Artificial intelligence tries to mimic human intelligence, but is still far from the real thing. For example, humans can exercise discretion on whether a bag is actually suspicious and whether the bag should be reported. An IOT device may be able to report the temperature in a room, but it cannot detect the climate preference of the humans in the room.

Data collected from IOT devices installed in smart buildings should be augmented by conversational data recorded from human feedback via chatbots in order to arrive at better automated outcomes to benefit the people using the building.

Data Collection before Artificial Intelligence

Data collection is the starting point in the development of any artificial intelligence system. In order to arrive at the vision of the smart building that this article started with, it is necessary to go through the phase of data collection.

Non-building specific data can be very helpful. For example, a lift manufacturer may be able to aggregate data across all its lifts and implement artificial intelligence to try to predict when the lift may fail.

But since each building is unique, non-building specific data should be augmented by building-specific data. For example, the building environment in which the aforementioned lift was installed, its usage characteristics and preventive maintenance schedules may affect the prediction. Therefore, it is important for each building to collect its own data through a data hub.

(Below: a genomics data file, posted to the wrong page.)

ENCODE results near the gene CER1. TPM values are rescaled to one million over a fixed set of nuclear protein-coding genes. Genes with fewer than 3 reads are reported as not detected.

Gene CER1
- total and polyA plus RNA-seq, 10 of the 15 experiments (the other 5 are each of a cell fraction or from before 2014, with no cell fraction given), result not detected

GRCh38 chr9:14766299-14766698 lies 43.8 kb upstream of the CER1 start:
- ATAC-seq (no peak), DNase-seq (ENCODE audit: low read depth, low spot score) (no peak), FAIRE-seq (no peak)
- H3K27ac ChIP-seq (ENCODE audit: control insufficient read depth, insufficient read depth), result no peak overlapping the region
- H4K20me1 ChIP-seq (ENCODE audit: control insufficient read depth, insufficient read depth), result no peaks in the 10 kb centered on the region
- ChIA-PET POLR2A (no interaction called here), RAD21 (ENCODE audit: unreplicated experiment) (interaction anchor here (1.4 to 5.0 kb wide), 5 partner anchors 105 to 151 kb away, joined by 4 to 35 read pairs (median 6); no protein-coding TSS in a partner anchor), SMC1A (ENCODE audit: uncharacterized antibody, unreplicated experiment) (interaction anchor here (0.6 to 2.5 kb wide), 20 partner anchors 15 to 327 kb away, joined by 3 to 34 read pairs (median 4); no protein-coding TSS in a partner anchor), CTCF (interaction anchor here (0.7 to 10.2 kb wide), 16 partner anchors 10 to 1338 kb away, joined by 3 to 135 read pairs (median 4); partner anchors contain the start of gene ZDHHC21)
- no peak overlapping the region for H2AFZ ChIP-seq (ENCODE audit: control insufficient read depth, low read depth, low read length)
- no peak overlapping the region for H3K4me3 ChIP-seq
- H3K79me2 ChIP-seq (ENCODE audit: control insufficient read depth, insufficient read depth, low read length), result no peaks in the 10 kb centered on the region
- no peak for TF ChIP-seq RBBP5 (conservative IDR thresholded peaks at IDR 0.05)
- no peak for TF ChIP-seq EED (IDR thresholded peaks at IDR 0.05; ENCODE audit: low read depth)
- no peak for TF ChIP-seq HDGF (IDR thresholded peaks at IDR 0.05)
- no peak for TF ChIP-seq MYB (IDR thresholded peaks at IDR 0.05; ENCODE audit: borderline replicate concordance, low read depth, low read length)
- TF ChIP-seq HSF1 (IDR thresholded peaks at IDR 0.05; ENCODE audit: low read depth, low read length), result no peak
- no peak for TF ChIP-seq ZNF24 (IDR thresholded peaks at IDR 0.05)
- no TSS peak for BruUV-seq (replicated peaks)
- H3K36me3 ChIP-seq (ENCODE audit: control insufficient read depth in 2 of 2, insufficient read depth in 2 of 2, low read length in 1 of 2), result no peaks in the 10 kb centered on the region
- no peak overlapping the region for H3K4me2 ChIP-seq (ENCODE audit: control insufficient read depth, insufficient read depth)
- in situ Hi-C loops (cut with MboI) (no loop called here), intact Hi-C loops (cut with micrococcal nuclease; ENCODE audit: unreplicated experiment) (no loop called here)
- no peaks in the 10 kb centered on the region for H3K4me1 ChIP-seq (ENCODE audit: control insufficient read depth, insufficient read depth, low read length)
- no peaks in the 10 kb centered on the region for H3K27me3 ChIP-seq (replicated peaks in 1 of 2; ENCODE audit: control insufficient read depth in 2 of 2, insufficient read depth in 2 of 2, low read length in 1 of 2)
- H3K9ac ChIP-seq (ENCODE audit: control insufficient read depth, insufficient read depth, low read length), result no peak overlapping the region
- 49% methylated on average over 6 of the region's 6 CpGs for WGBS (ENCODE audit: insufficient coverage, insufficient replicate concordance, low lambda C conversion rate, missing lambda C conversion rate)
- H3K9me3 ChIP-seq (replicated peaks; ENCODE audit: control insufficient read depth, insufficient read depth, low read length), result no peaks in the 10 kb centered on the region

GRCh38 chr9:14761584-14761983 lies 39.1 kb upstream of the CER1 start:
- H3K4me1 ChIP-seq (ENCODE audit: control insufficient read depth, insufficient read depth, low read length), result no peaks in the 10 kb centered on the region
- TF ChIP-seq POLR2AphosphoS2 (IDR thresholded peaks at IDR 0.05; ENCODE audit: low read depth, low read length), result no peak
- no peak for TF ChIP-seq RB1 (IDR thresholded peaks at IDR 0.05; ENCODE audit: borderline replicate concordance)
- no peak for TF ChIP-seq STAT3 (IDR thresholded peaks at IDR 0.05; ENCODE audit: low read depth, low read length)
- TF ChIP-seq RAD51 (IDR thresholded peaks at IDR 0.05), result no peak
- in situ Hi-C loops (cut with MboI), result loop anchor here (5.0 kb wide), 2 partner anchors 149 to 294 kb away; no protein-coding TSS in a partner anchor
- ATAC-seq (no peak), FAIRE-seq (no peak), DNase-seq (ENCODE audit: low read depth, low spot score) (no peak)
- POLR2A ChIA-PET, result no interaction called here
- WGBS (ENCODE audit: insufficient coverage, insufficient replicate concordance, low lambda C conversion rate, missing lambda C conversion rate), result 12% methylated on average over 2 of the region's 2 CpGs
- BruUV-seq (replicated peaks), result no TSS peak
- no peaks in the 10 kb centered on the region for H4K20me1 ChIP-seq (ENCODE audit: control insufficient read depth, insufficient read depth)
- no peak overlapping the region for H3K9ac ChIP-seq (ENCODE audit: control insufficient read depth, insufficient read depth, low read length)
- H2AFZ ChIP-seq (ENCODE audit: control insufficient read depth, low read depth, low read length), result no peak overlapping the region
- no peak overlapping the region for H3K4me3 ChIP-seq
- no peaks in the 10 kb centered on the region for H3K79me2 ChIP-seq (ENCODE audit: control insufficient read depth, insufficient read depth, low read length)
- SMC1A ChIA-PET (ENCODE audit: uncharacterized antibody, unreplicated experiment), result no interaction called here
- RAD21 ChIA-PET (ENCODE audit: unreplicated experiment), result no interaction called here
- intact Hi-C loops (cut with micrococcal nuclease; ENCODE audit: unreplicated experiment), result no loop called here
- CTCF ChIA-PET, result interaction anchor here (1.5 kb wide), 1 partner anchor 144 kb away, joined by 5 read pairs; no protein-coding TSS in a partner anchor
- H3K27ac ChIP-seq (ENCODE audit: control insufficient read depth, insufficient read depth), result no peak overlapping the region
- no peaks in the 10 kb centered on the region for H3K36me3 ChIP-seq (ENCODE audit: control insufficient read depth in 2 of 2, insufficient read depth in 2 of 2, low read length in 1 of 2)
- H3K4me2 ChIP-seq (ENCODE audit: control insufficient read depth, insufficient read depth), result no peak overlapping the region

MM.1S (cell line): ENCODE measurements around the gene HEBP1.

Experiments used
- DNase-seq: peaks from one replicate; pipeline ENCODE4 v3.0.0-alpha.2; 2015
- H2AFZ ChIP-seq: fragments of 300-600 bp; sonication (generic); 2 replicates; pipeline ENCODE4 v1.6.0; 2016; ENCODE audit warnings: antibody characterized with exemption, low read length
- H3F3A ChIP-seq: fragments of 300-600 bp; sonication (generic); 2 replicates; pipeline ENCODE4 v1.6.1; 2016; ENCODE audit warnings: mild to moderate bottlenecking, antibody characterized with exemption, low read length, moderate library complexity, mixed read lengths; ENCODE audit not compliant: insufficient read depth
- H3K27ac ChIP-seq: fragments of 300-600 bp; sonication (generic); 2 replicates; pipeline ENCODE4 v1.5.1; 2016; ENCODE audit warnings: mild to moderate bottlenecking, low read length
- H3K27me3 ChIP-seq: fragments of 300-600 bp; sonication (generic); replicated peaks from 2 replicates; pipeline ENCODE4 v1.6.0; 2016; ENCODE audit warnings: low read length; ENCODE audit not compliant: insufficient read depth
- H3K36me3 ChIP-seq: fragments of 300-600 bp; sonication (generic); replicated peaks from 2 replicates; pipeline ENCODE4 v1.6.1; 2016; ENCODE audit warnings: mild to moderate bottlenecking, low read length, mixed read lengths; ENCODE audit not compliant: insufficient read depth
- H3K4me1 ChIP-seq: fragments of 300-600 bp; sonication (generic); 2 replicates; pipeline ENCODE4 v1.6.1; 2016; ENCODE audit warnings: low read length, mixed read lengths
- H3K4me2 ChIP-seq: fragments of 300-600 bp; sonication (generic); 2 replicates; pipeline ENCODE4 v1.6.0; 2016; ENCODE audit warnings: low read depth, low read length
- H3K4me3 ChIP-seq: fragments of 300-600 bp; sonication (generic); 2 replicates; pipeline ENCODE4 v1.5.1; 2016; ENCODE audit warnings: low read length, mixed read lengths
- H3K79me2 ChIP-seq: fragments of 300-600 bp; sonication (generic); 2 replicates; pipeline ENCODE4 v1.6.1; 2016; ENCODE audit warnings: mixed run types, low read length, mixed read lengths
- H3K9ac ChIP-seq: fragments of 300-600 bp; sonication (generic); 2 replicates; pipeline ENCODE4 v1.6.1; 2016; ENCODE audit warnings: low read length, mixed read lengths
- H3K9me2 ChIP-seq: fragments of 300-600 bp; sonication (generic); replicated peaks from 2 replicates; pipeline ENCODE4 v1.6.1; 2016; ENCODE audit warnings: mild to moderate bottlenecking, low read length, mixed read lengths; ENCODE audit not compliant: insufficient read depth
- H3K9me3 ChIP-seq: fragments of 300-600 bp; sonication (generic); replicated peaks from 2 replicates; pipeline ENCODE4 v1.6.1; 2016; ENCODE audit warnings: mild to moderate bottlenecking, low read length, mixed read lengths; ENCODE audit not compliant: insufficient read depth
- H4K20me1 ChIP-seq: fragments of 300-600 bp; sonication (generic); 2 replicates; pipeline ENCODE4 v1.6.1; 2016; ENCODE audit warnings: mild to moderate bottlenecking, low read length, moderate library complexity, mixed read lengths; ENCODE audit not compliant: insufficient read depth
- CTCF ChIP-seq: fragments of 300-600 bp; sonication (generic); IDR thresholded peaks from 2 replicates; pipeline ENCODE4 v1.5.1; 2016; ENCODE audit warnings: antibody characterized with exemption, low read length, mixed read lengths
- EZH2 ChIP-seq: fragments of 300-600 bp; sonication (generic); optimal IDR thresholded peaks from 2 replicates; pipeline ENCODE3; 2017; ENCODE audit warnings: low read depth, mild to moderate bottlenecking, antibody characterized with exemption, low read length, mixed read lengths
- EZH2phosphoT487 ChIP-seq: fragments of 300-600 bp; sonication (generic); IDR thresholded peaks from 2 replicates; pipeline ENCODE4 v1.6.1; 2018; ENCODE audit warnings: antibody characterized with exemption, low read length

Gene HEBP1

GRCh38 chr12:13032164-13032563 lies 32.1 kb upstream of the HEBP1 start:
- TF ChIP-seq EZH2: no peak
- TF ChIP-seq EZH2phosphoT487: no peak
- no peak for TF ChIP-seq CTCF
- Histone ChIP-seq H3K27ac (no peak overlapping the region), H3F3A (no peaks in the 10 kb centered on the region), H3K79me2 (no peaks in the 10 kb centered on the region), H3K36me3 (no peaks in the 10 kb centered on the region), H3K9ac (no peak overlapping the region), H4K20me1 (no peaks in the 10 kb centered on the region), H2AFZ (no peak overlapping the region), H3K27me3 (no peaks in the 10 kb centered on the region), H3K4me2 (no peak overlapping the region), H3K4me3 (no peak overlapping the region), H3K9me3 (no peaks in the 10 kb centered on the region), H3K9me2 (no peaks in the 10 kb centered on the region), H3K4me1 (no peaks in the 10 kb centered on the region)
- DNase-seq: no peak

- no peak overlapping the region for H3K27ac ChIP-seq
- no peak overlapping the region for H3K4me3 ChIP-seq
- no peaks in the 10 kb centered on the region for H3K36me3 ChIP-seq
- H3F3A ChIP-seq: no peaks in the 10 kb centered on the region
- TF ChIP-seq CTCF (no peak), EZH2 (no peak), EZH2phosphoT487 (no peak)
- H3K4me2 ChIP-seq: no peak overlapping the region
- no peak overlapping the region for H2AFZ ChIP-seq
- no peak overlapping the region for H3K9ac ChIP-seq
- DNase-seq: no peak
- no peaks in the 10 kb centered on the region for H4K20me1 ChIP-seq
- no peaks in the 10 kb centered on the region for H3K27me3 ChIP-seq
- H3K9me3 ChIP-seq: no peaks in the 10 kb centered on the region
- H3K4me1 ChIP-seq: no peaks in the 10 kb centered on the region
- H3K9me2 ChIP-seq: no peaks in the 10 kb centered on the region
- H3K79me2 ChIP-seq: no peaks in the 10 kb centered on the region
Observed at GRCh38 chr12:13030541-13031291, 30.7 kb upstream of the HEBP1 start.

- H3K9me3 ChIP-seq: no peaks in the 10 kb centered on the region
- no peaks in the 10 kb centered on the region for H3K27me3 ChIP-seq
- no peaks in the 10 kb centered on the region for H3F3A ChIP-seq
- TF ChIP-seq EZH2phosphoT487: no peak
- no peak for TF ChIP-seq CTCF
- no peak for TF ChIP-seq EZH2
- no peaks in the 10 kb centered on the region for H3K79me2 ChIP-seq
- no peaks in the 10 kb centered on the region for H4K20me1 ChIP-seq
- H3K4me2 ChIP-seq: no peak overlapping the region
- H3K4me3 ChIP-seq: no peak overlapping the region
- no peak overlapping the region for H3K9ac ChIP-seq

This is a role that a chatbot-powered facilities management system is well-suited to perform. Starting with the most important data – conversational data from people using the building – such a chatbot-powered facilities management system can accept data from other sensors and IOT devices, in order to form the basis for building-specific artificial intelligence to be applied.

Chatbots Offer a Route toward Smart Facilities Management

As the facilities management industry in Singapore moves inexorably towards the vision of Smart Facilities Management and Smart Buildings as building blocks for Smart Cities; it is important to consider what steps to take to arrive at this vision.

Given the twin forces of shifting user preference towards messaging and the maturity of natural language processing in chatbots, implementing a chatbot for facilities management is a cost effective and practical first step towards this vision. Since the chatbot is a software implementation, it does not involve large equipment purchases or installation costs. Productivity benefits for the facility management and convenience benefits for the people using the buildings can be quickly felt.

As the Chinese saying goes, “A journey of a thousand miles begins with a single step”.

 

This article has been contributed by Patrick Sim, Co-founder and Director of RobustTechHouse, which has developed FacilityBot. More information about FacilityBot is available at https://singaporechatbots.sg/facilities-management-chatbot/